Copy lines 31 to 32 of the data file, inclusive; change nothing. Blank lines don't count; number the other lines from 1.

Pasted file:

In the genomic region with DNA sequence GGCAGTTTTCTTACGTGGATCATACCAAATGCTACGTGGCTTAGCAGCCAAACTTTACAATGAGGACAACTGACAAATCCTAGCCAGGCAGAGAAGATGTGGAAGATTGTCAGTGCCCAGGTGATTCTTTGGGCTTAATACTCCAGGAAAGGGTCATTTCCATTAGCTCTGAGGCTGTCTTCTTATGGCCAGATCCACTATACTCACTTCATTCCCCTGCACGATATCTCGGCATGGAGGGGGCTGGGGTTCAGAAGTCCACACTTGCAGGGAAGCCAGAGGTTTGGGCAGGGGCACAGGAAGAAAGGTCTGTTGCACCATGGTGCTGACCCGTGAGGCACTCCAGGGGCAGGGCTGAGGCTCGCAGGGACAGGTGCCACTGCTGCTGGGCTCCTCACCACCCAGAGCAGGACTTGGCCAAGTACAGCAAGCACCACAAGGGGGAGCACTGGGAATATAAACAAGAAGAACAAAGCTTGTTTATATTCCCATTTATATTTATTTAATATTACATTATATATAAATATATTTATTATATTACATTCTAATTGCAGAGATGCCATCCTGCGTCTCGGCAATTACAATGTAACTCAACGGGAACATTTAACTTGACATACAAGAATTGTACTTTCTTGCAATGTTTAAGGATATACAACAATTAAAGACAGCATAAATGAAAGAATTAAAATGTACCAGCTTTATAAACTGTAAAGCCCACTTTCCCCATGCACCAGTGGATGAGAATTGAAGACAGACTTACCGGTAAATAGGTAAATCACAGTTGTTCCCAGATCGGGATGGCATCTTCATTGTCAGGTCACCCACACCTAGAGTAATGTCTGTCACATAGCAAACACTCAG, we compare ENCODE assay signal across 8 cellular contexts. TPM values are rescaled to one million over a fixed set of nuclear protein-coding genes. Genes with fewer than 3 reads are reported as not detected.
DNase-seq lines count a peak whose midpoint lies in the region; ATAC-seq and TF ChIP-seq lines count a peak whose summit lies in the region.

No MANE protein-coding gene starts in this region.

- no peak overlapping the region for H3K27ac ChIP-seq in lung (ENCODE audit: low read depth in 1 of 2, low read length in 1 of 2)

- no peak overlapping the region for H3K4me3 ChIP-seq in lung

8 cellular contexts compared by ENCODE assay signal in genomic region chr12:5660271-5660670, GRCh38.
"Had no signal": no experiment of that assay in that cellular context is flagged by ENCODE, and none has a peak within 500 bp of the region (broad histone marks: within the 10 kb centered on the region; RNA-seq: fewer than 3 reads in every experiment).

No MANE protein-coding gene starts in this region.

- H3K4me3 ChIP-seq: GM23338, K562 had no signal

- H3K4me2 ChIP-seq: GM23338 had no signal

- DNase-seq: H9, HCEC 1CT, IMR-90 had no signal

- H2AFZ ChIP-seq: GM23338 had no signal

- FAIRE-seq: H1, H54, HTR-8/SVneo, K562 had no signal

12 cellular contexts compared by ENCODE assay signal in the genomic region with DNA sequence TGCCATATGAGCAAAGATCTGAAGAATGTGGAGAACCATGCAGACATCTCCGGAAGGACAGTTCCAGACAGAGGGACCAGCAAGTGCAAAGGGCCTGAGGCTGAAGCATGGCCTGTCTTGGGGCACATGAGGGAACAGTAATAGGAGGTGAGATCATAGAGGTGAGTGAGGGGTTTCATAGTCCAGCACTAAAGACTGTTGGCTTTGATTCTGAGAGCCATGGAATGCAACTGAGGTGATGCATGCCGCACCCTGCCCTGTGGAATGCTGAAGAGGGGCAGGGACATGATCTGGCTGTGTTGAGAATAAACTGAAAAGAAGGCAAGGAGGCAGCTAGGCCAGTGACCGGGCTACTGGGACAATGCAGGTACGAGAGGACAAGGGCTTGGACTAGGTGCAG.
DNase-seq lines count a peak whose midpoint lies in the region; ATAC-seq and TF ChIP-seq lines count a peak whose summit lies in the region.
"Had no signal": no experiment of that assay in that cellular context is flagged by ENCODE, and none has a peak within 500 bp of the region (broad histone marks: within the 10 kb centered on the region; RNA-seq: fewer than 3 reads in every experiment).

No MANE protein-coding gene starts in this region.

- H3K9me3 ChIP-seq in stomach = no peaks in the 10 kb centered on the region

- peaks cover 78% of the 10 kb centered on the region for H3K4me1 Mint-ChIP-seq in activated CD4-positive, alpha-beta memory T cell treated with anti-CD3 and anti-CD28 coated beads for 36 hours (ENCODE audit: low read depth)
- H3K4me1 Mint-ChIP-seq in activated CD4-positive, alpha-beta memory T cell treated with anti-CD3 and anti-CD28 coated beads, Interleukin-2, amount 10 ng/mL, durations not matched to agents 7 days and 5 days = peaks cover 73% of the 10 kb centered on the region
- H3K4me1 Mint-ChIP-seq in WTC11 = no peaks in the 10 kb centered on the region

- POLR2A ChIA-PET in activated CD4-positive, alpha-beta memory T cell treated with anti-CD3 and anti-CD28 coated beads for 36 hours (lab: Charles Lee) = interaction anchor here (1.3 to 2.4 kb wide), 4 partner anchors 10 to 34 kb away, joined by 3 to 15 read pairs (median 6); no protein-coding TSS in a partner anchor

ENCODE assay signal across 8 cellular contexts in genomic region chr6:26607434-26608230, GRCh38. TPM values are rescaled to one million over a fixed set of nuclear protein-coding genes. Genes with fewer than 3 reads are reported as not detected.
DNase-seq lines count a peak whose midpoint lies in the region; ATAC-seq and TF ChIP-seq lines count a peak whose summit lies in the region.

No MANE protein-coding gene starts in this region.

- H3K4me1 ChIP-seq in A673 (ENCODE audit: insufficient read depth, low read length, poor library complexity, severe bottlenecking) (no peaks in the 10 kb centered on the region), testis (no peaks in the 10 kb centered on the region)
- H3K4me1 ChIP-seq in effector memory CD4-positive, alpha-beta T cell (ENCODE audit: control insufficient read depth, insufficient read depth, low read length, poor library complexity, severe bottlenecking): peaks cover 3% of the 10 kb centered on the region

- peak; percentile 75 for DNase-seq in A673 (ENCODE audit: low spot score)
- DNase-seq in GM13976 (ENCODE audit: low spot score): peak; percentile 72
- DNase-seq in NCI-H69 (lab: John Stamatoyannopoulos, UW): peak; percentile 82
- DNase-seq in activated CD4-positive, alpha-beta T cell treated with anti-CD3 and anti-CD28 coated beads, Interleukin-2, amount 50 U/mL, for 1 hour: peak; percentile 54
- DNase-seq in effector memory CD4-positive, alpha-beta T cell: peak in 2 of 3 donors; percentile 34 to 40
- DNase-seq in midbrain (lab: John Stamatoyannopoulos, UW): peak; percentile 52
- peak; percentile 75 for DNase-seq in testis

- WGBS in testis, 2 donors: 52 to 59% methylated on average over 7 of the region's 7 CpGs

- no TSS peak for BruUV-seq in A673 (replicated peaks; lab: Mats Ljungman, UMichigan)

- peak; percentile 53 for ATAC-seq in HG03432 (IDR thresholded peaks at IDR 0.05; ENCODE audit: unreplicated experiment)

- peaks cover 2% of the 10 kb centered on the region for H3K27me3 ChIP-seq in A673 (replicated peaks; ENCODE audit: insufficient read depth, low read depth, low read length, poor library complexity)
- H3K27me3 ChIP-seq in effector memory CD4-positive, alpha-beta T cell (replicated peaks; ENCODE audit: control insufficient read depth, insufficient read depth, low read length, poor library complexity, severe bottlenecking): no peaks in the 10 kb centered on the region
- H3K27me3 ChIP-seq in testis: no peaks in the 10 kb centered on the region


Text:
- DNase-seq in activated CD4-positive, alpha-beta T cell treated with anti-CD3 and anti-CD28 coated beads, Interleukin-2, amount 50 U/mL, for 1 hour: peak; percentile 54
- DNase-seq in effector memory CD4-positive, alpha-beta T cell: peak in 2 of 3 donors; percentile 34 to 40